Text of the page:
An article authored by Dartmouth Institute researcher Chiang-Hua Chang examining the effects of the primary care workforce on health outcomes over time has been selected as the 2018 John M. Eisenberg Article-of-the-Year in Health Services Research. Established in 2003, the annual award recognizes “excellent and original” research among all articles published in the Journal in the year prior to the award.
Articles by: Paige Stein
A first-of-its-kind study by researchers at The Dartmouth Institute and Johns Hopkins University examines how poor continuity of care—the lack of a consistent relationship with a healthcare professional or care management team—may contribute to high healthcare spending and poor health outcomes in dementia patients.
Paul Barr, MSc, PhD, an assistant professor at The Dartmouth Institute for Health Policy and Clinical Practice, recently received the Patient and Family Engagement Early-Career Investigator Award from the Gordon and Betty Moore Foundation.
Follow-up times for colorectal cancer screening abnormalities lag behind those for breast and cervical cancers, according to new study of one million patients.
In an effort to give the public a more broad-based view of cancer risk, the National Cancer Institute (NCI) collaborated with Dartmouth Institute researchers and physicians Lisa Schwartz and Steven Woloshin to create the “Know Your Chances” website.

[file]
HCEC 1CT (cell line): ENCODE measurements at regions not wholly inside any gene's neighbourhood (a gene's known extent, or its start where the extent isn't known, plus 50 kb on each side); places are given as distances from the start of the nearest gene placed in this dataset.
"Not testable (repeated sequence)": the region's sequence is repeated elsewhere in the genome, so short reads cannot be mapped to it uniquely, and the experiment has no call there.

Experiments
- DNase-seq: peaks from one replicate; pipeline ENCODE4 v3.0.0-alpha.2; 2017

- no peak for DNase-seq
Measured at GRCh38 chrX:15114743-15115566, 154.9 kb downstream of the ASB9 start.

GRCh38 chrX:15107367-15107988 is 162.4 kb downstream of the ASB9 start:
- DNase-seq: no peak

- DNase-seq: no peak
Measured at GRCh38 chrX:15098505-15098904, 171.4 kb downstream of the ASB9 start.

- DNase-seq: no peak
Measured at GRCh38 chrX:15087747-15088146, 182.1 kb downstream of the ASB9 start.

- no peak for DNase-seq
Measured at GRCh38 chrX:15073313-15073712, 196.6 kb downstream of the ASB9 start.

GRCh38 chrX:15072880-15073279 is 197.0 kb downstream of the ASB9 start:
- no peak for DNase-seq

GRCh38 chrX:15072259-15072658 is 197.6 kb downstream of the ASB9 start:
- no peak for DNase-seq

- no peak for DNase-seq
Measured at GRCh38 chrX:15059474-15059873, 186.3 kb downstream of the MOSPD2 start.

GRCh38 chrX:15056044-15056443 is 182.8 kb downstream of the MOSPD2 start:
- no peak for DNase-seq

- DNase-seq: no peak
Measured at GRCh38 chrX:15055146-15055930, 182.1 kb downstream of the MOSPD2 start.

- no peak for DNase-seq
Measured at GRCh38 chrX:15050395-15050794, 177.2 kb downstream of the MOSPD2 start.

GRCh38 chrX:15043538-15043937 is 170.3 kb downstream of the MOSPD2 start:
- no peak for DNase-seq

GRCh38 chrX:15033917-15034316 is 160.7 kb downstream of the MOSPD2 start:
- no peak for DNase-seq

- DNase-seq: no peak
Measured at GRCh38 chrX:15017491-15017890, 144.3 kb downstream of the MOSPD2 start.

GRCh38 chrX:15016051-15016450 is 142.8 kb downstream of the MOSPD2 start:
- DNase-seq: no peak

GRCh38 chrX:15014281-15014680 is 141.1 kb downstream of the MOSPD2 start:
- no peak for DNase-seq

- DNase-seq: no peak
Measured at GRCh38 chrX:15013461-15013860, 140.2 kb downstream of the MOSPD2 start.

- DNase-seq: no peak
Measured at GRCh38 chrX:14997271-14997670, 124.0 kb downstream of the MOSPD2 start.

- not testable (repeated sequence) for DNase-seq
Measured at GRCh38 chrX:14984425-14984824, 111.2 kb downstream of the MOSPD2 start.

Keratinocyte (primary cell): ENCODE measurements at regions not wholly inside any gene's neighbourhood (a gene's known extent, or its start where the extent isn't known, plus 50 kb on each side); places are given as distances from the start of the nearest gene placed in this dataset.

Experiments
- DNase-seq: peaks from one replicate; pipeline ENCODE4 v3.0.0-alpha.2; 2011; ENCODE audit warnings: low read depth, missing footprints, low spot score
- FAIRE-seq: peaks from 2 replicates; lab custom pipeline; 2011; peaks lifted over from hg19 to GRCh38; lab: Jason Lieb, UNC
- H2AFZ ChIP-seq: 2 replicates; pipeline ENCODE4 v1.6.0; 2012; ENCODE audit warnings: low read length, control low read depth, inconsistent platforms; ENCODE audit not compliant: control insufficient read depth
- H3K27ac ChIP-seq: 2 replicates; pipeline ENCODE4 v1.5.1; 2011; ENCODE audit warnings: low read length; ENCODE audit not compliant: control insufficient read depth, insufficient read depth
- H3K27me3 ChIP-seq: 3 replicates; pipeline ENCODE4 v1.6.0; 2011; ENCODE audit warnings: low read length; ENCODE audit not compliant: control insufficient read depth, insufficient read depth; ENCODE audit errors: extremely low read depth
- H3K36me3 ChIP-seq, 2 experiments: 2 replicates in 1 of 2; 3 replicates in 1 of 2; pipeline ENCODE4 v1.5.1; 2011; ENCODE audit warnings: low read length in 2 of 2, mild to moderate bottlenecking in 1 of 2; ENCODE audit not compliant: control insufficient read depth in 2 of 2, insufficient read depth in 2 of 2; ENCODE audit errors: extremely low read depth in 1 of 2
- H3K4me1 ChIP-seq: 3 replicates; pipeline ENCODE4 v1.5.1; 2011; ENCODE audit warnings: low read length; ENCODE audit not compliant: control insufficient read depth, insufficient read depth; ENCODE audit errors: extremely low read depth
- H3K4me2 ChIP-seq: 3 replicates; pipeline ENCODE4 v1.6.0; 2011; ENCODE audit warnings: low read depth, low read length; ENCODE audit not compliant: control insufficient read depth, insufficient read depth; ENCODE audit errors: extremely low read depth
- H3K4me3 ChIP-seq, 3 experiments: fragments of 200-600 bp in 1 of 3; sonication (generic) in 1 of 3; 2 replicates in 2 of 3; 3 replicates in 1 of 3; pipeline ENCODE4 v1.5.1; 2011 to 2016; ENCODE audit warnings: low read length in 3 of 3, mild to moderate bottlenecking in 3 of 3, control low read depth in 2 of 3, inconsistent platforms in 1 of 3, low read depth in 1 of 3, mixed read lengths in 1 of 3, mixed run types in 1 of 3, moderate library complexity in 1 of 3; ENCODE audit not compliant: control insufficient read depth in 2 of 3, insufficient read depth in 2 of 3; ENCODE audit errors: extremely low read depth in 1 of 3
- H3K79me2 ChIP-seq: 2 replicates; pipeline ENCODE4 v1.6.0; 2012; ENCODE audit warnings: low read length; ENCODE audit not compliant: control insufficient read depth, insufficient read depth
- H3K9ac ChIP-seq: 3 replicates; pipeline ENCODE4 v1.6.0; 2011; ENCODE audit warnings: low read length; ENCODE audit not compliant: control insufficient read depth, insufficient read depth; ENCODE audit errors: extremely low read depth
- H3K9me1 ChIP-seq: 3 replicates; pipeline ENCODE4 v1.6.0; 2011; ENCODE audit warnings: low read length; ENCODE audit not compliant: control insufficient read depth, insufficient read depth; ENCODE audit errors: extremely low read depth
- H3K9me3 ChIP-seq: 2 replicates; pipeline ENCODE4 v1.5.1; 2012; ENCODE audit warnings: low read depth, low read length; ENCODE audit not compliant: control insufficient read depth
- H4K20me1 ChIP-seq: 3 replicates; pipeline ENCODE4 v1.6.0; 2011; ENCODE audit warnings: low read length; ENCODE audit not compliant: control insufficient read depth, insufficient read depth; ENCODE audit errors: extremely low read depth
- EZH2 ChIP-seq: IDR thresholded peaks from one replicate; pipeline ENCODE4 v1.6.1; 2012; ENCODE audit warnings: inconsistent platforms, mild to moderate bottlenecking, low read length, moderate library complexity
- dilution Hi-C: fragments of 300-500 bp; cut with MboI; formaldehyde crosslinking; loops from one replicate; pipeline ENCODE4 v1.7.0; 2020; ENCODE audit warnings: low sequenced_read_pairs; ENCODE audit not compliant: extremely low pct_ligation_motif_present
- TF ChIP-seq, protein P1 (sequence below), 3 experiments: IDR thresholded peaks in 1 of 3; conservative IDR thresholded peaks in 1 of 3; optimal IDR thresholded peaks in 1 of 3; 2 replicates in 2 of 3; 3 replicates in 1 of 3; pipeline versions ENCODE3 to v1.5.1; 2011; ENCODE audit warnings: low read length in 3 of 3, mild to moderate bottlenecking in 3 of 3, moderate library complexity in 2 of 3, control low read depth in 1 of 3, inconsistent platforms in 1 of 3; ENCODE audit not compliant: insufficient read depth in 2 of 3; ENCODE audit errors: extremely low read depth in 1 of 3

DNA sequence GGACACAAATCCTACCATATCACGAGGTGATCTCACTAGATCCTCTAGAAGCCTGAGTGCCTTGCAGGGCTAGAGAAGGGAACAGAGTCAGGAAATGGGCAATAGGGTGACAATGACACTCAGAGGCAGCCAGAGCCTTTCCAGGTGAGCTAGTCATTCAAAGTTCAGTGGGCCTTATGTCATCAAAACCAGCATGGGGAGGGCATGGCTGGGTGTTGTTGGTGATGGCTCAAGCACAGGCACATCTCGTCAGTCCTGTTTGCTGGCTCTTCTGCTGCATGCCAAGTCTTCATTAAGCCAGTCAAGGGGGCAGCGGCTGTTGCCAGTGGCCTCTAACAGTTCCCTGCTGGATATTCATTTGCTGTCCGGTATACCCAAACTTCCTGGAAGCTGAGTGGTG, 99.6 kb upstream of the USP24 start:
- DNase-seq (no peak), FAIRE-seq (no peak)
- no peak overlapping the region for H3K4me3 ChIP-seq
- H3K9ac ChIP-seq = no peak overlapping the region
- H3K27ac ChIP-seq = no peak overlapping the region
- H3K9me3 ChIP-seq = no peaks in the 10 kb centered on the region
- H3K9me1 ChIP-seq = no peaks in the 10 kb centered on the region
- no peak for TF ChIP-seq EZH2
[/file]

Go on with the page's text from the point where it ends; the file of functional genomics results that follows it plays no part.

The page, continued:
Researchers at The Dartmouth Institute for Health Policy and Clinical Practice are working to help women make informed choices about contraception through a project called, “Right For Me: Birth control decisions made easier.”
When Dr. Agnes Binagwaho, Minister of Health of the Republic of Rwanda, spoke to members of Dartmouth community about her nation’s experience in building a new health care system, she reminded them not to forget that “behind every statistic there is a human being.”
The Dartmouth Institute for Health Policy and Clinical Practice is launching an online Master of Public Health (MPH) degree program in the fall of 2016. The two-year program will include three, one-week residential periods per year ─ making it a more integrated “hybrid” version of the Institute’s existing residential program.
A new Dartmouth study found that admission rates to neonatal intensive care units (NICUs) are increasing for newborns of all weights. In effect, NICUs are increasingly caring for normal, or near normal, birth weight and term infants. The study, recently published online by JAMA Pediatrics, raises questions about possible overuse of this highly specialized and expensive care for some newborns.